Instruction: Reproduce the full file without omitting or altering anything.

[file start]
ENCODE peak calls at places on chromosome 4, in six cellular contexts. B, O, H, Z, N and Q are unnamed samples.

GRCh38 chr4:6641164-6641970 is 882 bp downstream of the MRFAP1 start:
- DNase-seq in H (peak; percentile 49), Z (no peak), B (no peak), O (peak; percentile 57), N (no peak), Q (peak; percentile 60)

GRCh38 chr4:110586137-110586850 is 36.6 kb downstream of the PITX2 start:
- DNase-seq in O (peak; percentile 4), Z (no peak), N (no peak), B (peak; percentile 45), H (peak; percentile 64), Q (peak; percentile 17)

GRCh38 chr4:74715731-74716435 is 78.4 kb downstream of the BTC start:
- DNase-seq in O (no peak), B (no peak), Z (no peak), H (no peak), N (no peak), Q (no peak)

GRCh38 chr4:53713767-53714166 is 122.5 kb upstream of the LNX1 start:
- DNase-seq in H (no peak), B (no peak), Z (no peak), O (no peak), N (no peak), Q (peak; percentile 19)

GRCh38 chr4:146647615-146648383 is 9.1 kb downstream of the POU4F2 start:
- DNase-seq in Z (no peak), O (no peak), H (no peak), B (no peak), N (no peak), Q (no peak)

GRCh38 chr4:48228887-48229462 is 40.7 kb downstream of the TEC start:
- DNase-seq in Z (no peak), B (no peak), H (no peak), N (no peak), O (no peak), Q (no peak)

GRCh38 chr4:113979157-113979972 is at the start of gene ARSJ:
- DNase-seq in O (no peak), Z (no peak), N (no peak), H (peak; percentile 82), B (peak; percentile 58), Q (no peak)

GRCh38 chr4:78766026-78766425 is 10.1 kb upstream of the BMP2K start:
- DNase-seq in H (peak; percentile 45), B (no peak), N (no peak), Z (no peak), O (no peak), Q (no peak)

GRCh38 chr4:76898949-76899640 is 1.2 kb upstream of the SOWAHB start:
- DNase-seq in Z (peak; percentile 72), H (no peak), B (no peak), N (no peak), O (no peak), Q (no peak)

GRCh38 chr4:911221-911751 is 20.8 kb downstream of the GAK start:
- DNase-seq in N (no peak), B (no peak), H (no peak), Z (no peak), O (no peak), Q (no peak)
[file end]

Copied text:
ENCODE peak calls at places on chromosome 4, in six cellular contexts. B, O, H, Z, N and Q are unnamed samples.

GRCh38 chr4:6641164-6641970 is 882 bp downstream of the MRFAP1 start:
- DNase-seq in H (peak; percentile 49), Z (no peak), B (no peak), O (peak; percentile 57), N (no peak), Q (peak; percentile 60)

GRCh38 chr4:110586137-110586850 is 36.6 kb downstream of the PITX2 start:
- DNase-seq in O (peak; percentile 4), Z (no peak), N (no peak), B (peak; percentile 45), H (peak; percentile 64), Q (peak; percentile 17)

GRCh38 chr4:74715731-74716435 is 78.4 kb downstream of the BTC start:
- DNase-seq in O (no peak), B (no peak), Z (no peak), H (no peak), N (no peak), Q (no peak)

GRCh38 chr4:53713767-53714166 is 122.5 kb upstream of the LNX1 start:
- DNase-seq in H (no peak), B (no peak), Z (no peak), O (no peak), N (no peak), Q (peak; percentile 19)

GRCh38 chr4:146647615-146648383 is 9.1 kb downstream of the POU4F2 start:
- DNase-seq in Z (no peak), O (no peak), H (no peak), B (no peak), N (no peak), Q (no peak)

GRCh38 chr4:48228887-48229462 is 40.7 kb downstream of the TEC start:
- DNase-seq in Z (no peak), B (no peak), H (no peak), N (no peak), O (no peak), Q (no peak)

GRCh38 chr4:113979157-113979972 is at the start of gene ARSJ:
- DNase-seq in O (no peak), Z (no peak), N (no peak), H (peak; percentile 82), B (peak; percentile 58), Q (no peak)

GRCh38 chr4:78766026-78766425 is 10.1 kb upstream of the BMP2K start:
- DNase-seq in H (peak; percentile 45), B (no peak), N (no peak), Z (no peak), O (no peak), Q (no peak)

GRCh38 chr4:76898949-76899640 is 1.2 kb upstream of the SOWAHB start:
- DNase-seq in Z (peak; percentile 72), H (no peak), B (no peak), N (no peak), O (no peak), Q (no peak)

GRCh38 chr4:911221-911751 is 20.8 kb downstream of the GAK start:
- DNase-seq in N (no peak), B (no peak), H (no peak), Z (no peak), O (no peak), Q (no peak)